As an example, I was recently asked to look at the national curriculum for art and design. It included the sentence ‘Pupils should learn about the achievements of great artists and designers.’ According to who, I wondered at the time (and still do). There has been a lot of artists and designers in the history of the world, so how do you compile a list of them, or select the criteria to whittle them down to a manageable number. It seems an absurd task. In addition, what is the value of doing so in the first place? You don’t want people to do what they did (after all, it’s already been done). Isn’t there more value in debating why someone is considered great rather than noting that they are?

To me the cultural literacy model seems excessively paternalistic. It puts knowledge into frames and asks you to admire it from behind the boundary rope. It may be a disadvantage not to know who Job was, or how to calculate the radius of a circle, or which crown Hamlet was after but it is not the measure of a person, or their potential.


It *is* what you know.

Despite all their differences, the theories investigated so far have shared one thing in common: an emphasis on context over content. Whether it be threshold concepts or rhizomatic learning, the common rallying cry is ‘more than facts.’ For that to be meaningful  there must be something arguing the opposite, otherwise it becomes as empty as the ‘motherhood and apple pie’ statement of intent (“I want a fairer society where hard-working families get to enjoy the benefits of their labour free from tyranny…).*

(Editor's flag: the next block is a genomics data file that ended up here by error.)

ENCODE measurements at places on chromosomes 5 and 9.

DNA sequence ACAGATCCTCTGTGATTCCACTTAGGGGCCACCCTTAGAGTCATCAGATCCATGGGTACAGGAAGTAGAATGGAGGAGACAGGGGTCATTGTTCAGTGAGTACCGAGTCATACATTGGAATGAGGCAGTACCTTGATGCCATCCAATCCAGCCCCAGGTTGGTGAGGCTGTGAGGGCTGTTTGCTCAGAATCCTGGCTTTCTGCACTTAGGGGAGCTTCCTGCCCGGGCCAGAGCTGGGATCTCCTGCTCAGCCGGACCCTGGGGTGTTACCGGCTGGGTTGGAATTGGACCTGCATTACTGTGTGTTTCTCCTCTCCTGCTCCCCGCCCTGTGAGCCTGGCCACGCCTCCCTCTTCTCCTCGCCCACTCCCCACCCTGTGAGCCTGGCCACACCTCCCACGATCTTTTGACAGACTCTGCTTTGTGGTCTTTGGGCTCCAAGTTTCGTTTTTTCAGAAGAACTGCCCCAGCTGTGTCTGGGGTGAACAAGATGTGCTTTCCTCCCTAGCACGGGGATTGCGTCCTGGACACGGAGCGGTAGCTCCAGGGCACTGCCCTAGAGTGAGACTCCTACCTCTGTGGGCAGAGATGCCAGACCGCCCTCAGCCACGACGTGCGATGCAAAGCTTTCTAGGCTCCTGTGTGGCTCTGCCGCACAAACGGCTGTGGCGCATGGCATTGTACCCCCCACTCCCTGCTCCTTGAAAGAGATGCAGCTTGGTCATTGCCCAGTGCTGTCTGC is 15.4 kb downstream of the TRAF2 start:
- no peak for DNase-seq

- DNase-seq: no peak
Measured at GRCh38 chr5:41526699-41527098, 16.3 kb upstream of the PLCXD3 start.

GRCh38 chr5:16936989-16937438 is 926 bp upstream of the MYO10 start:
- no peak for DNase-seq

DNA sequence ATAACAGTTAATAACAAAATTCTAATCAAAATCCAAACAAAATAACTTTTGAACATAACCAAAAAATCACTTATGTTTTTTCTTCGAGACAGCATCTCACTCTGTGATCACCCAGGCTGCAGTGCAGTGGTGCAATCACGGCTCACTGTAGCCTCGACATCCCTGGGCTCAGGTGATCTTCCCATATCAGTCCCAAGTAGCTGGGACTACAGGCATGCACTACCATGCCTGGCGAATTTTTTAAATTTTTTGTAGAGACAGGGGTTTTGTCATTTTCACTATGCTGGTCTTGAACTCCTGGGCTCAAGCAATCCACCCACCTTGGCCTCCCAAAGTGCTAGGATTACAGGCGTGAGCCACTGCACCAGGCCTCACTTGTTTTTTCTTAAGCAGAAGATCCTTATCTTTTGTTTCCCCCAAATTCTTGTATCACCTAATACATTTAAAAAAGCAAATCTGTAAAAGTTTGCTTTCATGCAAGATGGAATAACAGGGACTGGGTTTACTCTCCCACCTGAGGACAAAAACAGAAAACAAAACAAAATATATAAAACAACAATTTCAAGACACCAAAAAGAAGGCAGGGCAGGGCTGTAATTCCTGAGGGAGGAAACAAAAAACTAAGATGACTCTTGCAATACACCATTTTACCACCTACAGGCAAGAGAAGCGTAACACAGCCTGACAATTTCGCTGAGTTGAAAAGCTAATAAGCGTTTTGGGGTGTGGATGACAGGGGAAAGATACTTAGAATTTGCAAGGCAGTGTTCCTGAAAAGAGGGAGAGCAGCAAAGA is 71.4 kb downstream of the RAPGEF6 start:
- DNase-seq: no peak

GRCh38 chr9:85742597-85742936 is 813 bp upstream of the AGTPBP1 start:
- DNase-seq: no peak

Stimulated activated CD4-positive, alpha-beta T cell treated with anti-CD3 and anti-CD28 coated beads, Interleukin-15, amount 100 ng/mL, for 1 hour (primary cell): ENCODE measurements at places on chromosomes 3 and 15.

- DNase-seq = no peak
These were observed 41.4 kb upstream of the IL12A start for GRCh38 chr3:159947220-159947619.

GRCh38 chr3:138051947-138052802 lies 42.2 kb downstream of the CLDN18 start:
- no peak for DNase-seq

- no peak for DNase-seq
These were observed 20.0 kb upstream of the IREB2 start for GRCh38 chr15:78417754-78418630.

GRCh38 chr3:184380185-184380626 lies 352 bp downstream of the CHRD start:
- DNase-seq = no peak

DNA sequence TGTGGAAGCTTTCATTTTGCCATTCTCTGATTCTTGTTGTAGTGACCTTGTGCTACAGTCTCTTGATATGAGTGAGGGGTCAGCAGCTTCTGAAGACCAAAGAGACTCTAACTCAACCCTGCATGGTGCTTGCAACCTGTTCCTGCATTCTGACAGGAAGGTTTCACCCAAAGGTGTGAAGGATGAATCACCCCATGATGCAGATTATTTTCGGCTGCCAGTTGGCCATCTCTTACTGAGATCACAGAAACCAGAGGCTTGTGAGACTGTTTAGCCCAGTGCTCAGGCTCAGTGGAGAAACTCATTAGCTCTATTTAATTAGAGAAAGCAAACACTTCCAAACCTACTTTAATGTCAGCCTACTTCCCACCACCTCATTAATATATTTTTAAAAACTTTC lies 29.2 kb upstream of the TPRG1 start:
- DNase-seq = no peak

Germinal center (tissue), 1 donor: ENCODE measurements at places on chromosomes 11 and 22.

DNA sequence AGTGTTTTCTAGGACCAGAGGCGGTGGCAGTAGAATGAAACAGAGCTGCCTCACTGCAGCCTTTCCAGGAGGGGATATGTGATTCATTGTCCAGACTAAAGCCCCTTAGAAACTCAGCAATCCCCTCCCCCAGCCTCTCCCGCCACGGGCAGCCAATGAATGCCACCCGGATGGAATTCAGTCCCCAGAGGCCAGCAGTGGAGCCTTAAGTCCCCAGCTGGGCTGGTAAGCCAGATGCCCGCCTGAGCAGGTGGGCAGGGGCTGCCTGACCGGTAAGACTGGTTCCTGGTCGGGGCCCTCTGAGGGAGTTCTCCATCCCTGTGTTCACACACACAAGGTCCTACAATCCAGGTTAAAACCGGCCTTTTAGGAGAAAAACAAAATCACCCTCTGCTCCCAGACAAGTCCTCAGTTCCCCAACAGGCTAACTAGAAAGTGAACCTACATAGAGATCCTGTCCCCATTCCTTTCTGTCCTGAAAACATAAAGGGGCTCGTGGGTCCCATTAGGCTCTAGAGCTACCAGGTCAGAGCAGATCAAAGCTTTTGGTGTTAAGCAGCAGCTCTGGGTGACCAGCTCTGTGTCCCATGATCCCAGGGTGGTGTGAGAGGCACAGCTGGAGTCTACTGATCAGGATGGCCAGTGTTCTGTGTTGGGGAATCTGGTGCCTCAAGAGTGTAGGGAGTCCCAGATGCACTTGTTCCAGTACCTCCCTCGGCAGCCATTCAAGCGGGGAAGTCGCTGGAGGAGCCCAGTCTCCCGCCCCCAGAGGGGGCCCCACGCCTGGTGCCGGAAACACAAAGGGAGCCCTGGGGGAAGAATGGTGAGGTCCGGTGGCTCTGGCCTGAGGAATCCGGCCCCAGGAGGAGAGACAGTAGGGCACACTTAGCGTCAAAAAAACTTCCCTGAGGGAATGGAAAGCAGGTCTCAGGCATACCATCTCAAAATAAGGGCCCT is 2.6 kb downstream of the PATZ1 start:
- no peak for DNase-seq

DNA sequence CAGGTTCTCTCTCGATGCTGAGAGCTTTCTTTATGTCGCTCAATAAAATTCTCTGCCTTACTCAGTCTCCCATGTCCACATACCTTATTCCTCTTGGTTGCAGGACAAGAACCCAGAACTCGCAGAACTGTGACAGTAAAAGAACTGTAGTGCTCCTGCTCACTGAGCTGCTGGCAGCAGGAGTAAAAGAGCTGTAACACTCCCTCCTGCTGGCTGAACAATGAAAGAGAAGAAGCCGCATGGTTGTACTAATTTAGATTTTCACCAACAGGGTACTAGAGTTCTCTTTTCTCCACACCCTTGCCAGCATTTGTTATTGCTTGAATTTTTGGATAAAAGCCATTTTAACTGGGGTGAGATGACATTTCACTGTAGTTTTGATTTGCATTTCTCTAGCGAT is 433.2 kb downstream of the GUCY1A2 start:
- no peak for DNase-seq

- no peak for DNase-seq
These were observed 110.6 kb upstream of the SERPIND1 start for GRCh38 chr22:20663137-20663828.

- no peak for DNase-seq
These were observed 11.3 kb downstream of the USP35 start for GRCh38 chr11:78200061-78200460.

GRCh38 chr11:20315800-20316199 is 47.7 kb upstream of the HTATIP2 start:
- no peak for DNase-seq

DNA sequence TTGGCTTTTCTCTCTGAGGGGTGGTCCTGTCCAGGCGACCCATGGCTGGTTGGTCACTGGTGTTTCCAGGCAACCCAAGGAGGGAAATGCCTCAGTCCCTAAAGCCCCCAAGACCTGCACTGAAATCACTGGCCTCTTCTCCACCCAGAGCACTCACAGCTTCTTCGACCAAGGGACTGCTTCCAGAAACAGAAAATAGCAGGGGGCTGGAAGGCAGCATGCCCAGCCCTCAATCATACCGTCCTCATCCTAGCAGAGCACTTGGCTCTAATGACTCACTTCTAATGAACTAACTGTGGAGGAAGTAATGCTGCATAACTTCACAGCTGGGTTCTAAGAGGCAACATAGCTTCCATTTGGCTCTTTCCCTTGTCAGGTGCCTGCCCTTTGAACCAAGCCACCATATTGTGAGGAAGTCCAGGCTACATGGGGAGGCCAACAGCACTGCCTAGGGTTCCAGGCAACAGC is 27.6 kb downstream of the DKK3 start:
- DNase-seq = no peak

So, is anyone calling for more facts? Yes there is, sort of. In his book ‘Cultural Literacy: What Every American Needs to Know‘ Professor E.D. Hirsch argues that the presumed tension between knowledge and thinking skills is a false dichotomy. In his view, knowledge builds on knowledge, and a grounding in key background knowledge is essential both in promoting learning and in ensuring that people can participate equally in democratic life.

For example, take the origins of the second world war. To make sense of that it could be argued that you would need to know:

  • Who the countries involved are
  • Where the countries involved are
  • That there was a First World War
  • Why there was a First World War
  • That there was a Great Depression in the 1930’s
  • About different styles of government

Without that grounding the event might seem baffling. Having that knowledge helps a learner to make links between ideas, events and people. Not knowing about those things might be alienating inasmuch as it could create a sense of insecurity with and inferiority to those that do.

So, this month I will be investigating whether we should re-think the surface/deep learning dichotomy and return to a conception of learning where knowledge really is power.

* I once heard Peter Allen, a Radio 5 live presenter, say that a good test for this is if a statement can be reasonably expressed in reverse (i.e. who is going to argue for a ‘poorer society’).